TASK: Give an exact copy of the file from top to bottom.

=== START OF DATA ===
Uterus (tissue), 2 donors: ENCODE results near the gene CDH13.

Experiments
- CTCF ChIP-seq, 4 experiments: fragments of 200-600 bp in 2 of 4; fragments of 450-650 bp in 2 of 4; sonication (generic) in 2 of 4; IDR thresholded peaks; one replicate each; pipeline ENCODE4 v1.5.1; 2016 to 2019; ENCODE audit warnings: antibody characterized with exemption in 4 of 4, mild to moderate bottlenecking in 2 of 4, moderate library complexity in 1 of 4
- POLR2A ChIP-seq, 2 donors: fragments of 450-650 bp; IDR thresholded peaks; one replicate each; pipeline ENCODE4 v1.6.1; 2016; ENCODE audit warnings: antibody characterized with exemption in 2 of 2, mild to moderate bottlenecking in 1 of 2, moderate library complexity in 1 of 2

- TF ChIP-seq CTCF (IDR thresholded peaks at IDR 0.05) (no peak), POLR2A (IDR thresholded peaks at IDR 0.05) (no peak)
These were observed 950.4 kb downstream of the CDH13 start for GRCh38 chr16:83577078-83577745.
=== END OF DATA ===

Uterus (tissue), 2 donors: ENCODE results near the gene CDH13.

Experiments
- CTCF ChIP-seq, 4 experiments: fragments of 200-600 bp in 2 of 4; fragments of 450-650 bp in 2 of 4; sonication (generic) in 2 of 4; IDR thresholded peaks; one replicate each; pipeline ENCODE4 v1.5.1; 2016 to 2019; ENCODE audit warnings: antibody characterized with exemption in 4 of 4, mild to moderate bottlenecking in 2 of 4, moderate library complexity in 1 of 4
- POLR2A ChIP-seq, 2 donors: fragments of 450-650 bp; IDR thresholded peaks; one replicate each; pipeline ENCODE4 v1.6.1; 2016; ENCODE audit warnings: antibody characterized with exemption in 2 of 2, mild to moderate bottlenecking in 1 of 2, moderate library complexity in 1 of 2

- TF ChIP-seq CTCF (IDR thresholded peaks at IDR 0.05) (no peak), POLR2A (IDR thresholded peaks at IDR 0.05) (no peak)
These were observed 950.4 kb downstream of the CDH13 start for GRCh38 chr16:83577078-83577745.